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Gov. on Healthcare Negotiations: “You Don’t Want to Tie My Hands”

Governor Gary Herbert

Time is running out for the Utah legislature to make a decision on what they want to do about health insurance for low-income Utahns.  There are several health reform proposals in the legislature that have yet to be approved, with only four working days left in the session. But at this point, the governor has the power to move forward with his plan, so long as lawmakers don’t stand in his way.

Utah health department director David Patton says the governor has the authority to move forward with federal negotiations with or without the legislature. But because of a state law passed last year, Herbert will ultimately need approval from the legislature to accept federal dollars for a Medicaid expansion or some alternative.

“It’s clear in the law that once a plan is in place or we have an idea what we’re doing, that comes back to the legislature for their approval. We’re very aware of that, and we want to keep them along all the way, so we’re not surprising them with something a week or two months down the road,” Patton says.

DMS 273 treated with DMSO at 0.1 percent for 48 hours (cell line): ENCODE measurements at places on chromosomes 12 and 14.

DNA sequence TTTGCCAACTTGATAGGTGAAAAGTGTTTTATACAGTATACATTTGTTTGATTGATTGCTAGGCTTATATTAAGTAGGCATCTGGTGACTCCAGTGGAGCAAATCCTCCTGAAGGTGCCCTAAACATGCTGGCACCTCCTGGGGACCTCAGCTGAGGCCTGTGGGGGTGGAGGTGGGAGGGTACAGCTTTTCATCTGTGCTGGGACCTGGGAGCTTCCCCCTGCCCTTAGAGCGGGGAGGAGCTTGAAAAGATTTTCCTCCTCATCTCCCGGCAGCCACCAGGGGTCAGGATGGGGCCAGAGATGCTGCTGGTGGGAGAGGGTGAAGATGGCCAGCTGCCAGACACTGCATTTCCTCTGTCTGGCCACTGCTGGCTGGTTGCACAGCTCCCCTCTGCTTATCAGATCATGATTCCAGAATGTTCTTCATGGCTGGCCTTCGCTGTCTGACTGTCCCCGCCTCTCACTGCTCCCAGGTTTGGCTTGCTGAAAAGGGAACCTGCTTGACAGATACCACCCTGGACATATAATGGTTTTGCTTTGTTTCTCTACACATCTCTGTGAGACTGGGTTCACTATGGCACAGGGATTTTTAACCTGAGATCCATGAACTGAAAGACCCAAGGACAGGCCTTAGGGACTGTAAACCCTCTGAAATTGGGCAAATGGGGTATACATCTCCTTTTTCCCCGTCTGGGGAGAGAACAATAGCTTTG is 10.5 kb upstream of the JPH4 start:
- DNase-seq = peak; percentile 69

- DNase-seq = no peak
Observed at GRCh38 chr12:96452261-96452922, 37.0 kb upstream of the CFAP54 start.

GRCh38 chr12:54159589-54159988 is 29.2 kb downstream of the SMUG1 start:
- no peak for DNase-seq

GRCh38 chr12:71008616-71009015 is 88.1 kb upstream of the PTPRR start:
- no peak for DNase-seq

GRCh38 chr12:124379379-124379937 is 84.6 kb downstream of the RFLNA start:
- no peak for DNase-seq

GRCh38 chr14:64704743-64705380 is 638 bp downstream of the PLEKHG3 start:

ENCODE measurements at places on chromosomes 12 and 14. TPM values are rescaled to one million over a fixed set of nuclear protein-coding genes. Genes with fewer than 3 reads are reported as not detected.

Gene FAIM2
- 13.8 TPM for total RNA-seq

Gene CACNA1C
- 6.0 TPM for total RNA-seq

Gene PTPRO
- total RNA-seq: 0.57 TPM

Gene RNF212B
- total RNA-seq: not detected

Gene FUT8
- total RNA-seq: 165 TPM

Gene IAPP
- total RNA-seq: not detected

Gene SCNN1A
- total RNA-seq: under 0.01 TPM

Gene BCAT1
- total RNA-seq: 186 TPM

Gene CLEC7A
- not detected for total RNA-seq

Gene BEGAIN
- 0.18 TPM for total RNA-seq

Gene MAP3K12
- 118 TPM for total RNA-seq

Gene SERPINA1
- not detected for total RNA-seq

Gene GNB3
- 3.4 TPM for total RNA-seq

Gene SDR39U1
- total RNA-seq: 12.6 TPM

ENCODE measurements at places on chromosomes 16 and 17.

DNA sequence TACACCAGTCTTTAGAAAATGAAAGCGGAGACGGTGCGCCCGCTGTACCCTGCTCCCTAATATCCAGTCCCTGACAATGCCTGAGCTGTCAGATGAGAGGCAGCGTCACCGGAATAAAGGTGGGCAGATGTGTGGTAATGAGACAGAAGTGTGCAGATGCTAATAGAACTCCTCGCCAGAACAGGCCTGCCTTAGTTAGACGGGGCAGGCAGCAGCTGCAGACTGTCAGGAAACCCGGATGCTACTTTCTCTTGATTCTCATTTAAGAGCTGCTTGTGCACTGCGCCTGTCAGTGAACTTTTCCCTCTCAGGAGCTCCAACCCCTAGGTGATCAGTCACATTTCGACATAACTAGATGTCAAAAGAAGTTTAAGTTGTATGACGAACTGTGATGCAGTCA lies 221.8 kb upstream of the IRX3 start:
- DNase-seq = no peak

The governor has said that he wants a block grant to provide subsidies for about 111,000 low-income Utah adults to buy health insurance on the private market. A block grant like that would require a federal waiver. Herbert says he is working to secure broad support from the legislature to negotiate with the federal government, and is hoping they don’t pass legislation that would restrict what he can do.

“I think we have an opportunity to negotiate and get waivers that we have not had before. I would suggest that you don’t know want to tie my hands, that it’s got to be exactly this and this and this without having any flexibility,” Herbert says . “That would probably inhibit our ability to get a good outcome.”

House Speaker Rebecca Lockhart has been critical of the governor’s plan, calling it Obamacare expansion by another name, but Senate President Wayne Neiderhauser says it’s hard for the legislature to come to a decision when there are still so many unknowns about what the federal government will support.

“A lot of it we don’t know because it will take a lot of waivers, we have no idea whether the federal government will agree to them. At least we feel like we ought to at least empower the governor to go back and work out some of those details and come back with what he’s discovered.”

Neiderhauser says there could very well be a special legislative session once the governor has negotiated a plan with the feds.

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